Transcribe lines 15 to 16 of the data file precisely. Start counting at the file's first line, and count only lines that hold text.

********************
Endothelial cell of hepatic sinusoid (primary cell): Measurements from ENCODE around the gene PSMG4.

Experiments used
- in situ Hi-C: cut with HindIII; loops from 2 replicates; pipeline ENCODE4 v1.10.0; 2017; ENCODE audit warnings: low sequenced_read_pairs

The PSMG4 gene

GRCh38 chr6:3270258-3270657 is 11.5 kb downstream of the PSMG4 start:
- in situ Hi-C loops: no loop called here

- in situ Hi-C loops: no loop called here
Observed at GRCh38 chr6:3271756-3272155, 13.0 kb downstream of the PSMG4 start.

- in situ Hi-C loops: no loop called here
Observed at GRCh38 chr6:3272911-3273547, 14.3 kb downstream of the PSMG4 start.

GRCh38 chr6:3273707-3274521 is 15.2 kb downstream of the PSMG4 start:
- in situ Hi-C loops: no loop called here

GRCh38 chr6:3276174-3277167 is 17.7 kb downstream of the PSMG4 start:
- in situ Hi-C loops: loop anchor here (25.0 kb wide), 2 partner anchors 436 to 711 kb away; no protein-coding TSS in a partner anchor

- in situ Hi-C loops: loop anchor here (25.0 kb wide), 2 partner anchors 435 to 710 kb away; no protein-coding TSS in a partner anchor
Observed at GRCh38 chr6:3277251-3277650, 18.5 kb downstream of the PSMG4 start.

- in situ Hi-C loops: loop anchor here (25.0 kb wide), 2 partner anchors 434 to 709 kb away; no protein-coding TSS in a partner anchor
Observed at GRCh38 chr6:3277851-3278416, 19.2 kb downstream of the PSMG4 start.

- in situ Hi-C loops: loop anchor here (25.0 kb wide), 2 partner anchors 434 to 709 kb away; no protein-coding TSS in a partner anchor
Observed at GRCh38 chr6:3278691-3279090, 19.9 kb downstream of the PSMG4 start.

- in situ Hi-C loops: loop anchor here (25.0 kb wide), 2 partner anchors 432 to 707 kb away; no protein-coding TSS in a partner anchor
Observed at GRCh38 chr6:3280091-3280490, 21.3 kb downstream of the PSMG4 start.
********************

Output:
- in situ Hi-C loops: loop anchor here (25.0 kb wide), 2 partner anchors 435 to 710 kb away; no protein-coding TSS in a partner anchor
Observed at GRCh38 chr6:3277251-3277650, 18.5 kb downstream of the PSMG4 start.